On government agencies and trade facilitation, a former Director-General of NIMASA, Temisan Omatseye, said there is need to eradicat human interface and automate the whole process from the Customs clearing of goods to the Nigerian Ports Authority (NPA) tracking of vessels and the NIMASA documentation to know the key performance indicators (KPI) for the growth of the maritime sector.

President, Shippers Association of Lagos, (SAL), Jonathan Nicol called on the government to resolve tariffs and all vexatious issues by the port economic regulator and other regulatory agencies in the ports.

Nicol added that the Nigeria Customs Service (NCS) amendment of the Customs and Excise Management Act (CEMA) should meet with the current realities in the World Trade Agreements, thereby eliminating threats to importers.

Nicol also added that the government should ensure peaceful co-existence in the maritime sector by the multinationals operating in Nigeria while urging Shipping Lines and Terminal Operators to induce the development of the maritime systems and not just increase costs as a major target.

The National Publicity Secretary of the Association of Registered Freight Forwarders of Nigeria, (ARFFN), Taiwo Fatomilola, said government should focus on reducing the cost of cargo clearance to make the nation’s ports attractive, as the country is losing its cargoes to Cotonou and Togo.

He said Vehicle Registration (VREG), container deposit, duty, multiple taxation and poor network services at the point of processing and releasing cargoes are challenges crippling the nation’s seaports.

He said in Cotonou, Togo and other neighbouring countries, there is nothing like VREG or container deposit, which importers pay N500, 000 to shipping companies in Lagos and more in other states. Fatomilola charged the Nigerian Shippers’ Council (NSC) to scrap container deposits or reduce the amount paid.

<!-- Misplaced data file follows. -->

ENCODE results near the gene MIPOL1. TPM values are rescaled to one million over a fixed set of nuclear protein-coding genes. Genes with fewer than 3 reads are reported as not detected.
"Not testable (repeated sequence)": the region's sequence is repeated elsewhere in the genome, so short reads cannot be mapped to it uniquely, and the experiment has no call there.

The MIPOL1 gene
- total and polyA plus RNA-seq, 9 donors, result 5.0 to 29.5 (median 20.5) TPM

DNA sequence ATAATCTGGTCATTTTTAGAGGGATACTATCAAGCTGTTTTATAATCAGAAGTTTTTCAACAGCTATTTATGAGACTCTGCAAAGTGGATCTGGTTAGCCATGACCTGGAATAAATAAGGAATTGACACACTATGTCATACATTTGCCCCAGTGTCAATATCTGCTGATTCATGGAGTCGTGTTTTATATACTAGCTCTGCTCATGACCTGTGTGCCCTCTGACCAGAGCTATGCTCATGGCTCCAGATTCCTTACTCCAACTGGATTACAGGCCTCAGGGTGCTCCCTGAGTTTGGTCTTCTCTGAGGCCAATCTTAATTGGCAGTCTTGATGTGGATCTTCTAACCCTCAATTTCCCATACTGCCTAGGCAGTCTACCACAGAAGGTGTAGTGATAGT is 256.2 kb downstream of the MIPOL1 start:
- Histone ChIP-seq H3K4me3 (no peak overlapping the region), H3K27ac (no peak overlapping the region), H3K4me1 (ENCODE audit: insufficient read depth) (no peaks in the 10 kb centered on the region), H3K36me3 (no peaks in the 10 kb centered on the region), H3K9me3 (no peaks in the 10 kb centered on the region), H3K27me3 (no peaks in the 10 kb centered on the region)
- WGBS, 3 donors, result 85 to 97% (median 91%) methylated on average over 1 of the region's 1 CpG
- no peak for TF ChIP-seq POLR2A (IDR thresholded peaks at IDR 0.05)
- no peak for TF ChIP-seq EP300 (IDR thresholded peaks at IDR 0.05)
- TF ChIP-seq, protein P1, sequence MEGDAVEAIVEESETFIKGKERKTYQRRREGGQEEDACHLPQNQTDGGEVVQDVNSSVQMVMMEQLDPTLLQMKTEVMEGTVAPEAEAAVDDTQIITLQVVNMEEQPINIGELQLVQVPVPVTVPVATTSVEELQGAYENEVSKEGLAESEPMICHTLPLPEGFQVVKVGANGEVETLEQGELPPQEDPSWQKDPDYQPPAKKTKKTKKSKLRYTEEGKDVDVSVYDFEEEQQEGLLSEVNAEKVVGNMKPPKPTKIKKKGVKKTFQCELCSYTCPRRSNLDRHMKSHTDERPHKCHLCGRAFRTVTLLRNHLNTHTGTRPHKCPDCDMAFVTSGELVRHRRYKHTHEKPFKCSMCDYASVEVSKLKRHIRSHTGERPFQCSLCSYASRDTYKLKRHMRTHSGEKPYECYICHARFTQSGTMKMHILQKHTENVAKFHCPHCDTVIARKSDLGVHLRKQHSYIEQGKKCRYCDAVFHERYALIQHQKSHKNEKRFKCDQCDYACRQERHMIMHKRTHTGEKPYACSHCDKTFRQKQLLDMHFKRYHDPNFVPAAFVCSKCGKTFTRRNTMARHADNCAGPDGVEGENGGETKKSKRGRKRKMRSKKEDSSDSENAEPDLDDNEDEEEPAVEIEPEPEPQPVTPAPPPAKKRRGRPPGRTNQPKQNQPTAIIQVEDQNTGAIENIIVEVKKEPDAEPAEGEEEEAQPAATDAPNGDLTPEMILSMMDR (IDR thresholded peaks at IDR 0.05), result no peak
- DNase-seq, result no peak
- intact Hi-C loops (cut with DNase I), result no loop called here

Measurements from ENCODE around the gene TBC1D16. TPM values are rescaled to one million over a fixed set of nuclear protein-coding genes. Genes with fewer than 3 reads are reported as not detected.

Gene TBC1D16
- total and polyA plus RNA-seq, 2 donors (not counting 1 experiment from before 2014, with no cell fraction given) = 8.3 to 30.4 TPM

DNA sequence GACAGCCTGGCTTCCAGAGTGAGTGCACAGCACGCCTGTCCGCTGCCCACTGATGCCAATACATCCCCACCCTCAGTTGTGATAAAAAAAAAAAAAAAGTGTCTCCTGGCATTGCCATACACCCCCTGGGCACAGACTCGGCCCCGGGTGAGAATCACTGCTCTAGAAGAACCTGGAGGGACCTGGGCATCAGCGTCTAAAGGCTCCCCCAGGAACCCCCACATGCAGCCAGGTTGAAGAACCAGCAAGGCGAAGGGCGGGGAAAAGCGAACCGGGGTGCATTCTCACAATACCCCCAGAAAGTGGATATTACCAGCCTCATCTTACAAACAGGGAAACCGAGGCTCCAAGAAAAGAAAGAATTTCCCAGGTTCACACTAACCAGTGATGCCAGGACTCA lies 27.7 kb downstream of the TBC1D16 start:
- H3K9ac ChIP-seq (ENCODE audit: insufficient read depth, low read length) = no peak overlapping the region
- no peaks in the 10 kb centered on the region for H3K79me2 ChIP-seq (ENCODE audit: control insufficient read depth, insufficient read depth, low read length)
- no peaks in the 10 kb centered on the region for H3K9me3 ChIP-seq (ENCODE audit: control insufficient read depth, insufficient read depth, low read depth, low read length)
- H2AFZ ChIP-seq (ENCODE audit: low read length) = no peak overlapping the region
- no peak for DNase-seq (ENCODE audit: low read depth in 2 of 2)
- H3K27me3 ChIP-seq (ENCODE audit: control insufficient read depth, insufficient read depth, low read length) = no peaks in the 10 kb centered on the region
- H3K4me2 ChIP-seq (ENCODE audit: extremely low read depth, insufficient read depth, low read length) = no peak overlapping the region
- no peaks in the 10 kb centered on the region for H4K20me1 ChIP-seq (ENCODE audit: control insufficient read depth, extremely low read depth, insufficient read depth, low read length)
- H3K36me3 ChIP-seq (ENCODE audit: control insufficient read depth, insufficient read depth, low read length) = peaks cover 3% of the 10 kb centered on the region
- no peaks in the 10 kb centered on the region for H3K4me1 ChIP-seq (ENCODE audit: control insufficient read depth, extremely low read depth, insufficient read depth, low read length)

He also called for the harmonisation of government’s agencies at the port, noting that the proliferation of agencies within and outside the port is making the cost of doing business in Nigeria one of the most expensive in the world, thereby driving investors to neighbouring countries.

Fatomilola said the Police, the Navy, Army, Customs and street urchins are all over the roads of the ports with guns and several roadblocks extorting and damaging people’s already cleared vehicles, noting that this should stop if the country must deal with inflation.

Speaking on infrastructure, Enisuoh, said the overdependence on Lagos port is going to be stronger as not much is being done in the Eastern ports, in terms of expansion, dredging and improvements on their viability.

Enisuoh added that the insecurity in the east and its proximity to the Niger Delta would force more foreign ships to drop their cargoes in Lagos.

He noted that unless the Lekki Deep Sea Port comes on stream, Nigeria would see lots of its containers being dropped off in Togo and the Benin Republic who seem to be enjoying continuous reforms and good hinterland connectivity.

“Ships are getting bigger and with draft restrictions, Nigeria may end up getting a reasonable size of their goods from neighboring countries. We will be losing businesses and jobs to those countries as well,” he warned.

Enisuoh also added that unless Nigeria opens her Cabotage waters to foreign-flagged ships, more seafarers with Nigerian certificates are likely to go jobless, especially as the certificate is not recognised internationally, while the growth of local ships is very low.

Omatseye further called for the development of vessels acquisition and manpower to make Nigeria a hub. While President Buhari, in his 2022 agenda restated his administration commitment to the fight against widespread insecurity in the country, the shippers’ boss, called for an end to insecurity on Nigeria waterways.

Nicol noted that fishing vessels should be protected to enable Nigerians to supply fish into the various local and neighbouring countries’ markets, while also protecting the Gulf of Guinea from invading pirates.

Enisuoh said with this year being a pre-election year, piracy and sea robbery will possibly be up, unless the Niger Delta elders continue in the current stride of weeding their communities of criminal elements.

He noted that the presence of foreign Navies will increase as Nigeria has not shown any form of capacity that it can handle the insecurity on its waters.